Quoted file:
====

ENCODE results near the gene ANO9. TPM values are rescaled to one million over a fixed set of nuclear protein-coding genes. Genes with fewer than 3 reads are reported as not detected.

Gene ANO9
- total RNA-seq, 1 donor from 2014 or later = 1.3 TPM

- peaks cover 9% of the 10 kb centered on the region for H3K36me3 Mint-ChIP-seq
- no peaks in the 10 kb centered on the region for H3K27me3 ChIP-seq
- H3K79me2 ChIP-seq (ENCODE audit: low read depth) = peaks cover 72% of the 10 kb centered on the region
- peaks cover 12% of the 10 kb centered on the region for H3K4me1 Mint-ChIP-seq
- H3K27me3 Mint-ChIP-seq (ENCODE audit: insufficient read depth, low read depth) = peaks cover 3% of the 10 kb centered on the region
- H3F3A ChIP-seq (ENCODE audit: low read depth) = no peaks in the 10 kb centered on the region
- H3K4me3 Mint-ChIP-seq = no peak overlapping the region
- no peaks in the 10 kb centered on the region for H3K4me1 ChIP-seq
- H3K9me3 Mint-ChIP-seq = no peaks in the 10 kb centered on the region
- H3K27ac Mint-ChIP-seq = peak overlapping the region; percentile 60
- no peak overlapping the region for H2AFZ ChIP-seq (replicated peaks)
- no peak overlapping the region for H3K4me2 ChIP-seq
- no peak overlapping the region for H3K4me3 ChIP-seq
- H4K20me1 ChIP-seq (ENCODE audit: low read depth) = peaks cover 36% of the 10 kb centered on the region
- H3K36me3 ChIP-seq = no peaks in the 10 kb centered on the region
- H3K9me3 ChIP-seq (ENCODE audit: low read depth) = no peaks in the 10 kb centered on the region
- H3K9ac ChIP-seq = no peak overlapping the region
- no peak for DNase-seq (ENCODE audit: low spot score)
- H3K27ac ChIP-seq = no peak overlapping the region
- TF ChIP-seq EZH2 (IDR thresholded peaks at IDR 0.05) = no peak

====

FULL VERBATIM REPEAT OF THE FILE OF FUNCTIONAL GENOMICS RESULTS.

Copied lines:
ENCODE results near the gene ANO9. TPM values are rescaled to one million over a fixed set of nuclear protein-coding genes. Genes with fewer than 3 reads are reported as not detected.

Gene ANO9
- total RNA-seq, 1 donor from 2014 or later = 1.3 TPM

- peaks cover 9% of the 10 kb centered on the region for H3K36me3 Mint-ChIP-seq
- no peaks in the 10 kb centered on the region for H3K27me3 ChIP-seq
- H3K79me2 ChIP-seq (ENCODE audit: low read depth) = peaks cover 72% of the 10 kb centered on the region
- peaks cover 12% of the 10 kb centered on the region for H3K4me1 Mint-ChIP-seq
- H3K27me3 Mint-ChIP-seq (ENCODE audit: insufficient read depth, low read depth) = peaks cover 3% of the 10 kb centered on the region
- H3F3A ChIP-seq (ENCODE audit: low read depth) = no peaks in the 10 kb centered on the region
- H3K4me3 Mint-ChIP-seq = no peak overlapping the region
- no peaks in the 10 kb centered on the region for H3K4me1 ChIP-seq
- H3K9me3 Mint-ChIP-seq = no peaks in the 10 kb centered on the region
- H3K27ac Mint-ChIP-seq = peak overlapping the region; percentile 60
- no peak overlapping the region for H2AFZ ChIP-seq (replicated peaks)
- no peak overlapping the region for H3K4me2 ChIP-seq
- no peak overlapping the region for H3K4me3 ChIP-seq
- H4K20me1 ChIP-seq (ENCODE audit: low read depth) = peaks cover 36% of the 10 kb centered on the region
- H3K36me3 ChIP-seq = no peaks in the 10 kb centered on the region
- H3K9me3 ChIP-seq (ENCODE audit: low read depth) = no peaks in the 10 kb centered on the region
- H3K9ac ChIP-seq = no peak overlapping the region
- no peak for DNase-seq (ENCODE audit: low spot score)
- H3K27ac ChIP-seq = no peak overlapping the region
- TF ChIP-seq EZH2 (IDR thresholded peaks at IDR 0.05) = no peak